When you think of aluminium, you most probably think of the foil that you wrap leftover food in. However, its applications are far more diverse. Aluminium is actually the second most widely used metal in the world, after steel. This is due to its comparatively light weight and incredible versatility.
The many uses of Aluminium
A rundown of the many applications for the versatile metal, aluminium.
The building business is full of aluminium – roofing, siding, gutters, hardware, window frames and even paint all either contain or are made of aluminium. According to The Aluminium Association, over 1.8 billion kilograms of aluminium were used in the construction and building industry in 2009 alone.
Many car, motorcycle and plane parts, as well as vehicle number plates, are made from aluminium. Many vehicle seats consist of an aluminium profile covered in upholstery. Although the car market has come through a sluggish sales period, the use of aluminium in car bodies has continued to increase. The Audi A8, for example, has a fully aluminium body and aluminium axles, along with many other aluminium components.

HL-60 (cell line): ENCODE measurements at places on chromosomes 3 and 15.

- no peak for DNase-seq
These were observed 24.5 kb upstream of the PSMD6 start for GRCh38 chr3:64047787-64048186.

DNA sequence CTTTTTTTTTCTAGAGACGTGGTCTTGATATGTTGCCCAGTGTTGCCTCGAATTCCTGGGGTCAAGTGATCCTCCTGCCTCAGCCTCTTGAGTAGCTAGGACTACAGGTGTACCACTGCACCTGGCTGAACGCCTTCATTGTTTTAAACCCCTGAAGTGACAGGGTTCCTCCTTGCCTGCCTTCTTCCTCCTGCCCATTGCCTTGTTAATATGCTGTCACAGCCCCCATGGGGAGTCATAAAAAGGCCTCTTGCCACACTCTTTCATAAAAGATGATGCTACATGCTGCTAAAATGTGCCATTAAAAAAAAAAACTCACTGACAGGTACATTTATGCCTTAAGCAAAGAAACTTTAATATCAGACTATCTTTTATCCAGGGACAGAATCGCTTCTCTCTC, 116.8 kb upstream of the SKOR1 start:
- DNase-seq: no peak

Foil packaging accounts for even more aluminium than the transportation industry, making it the top industry consumer of aluminium. Think not only of tin foil but of foil trays, drink cans, blister packs for medicines, bottle tops and thermos flasks; everywhere you look on shelves, aluminium is used in packaging. Because of its non-toxic, odourless, corrosion resistant and impermeable properties, it is ideal to packaging food and drinks. Your food comes out of the packaging unaffected in any way by the metal.
Aluminium is used in a wide range of industries. For example, it is vital to the electronics industry. It is used in light bulbs, optical discs like CDs and DVDs, power lines and phone lines, satellite dishes, satellites and even spacecraft.
Cabling deserves a special mention too. Most cables and power lines would initially use copper, but more and more cable producers are turning to aluminium because of its light weight, resistance to corrosion and malleability.
Perhaps less obviously, aluminium is used in the health and hygiene industry. For example, there’s aluminium in aspirin, as well as in astringents and antacids.
Even in the kitchen, aluminium has a multitude of uses. Household cooking utensils like pots and pans commonly use aluminium, and the metal is even found in many food additives.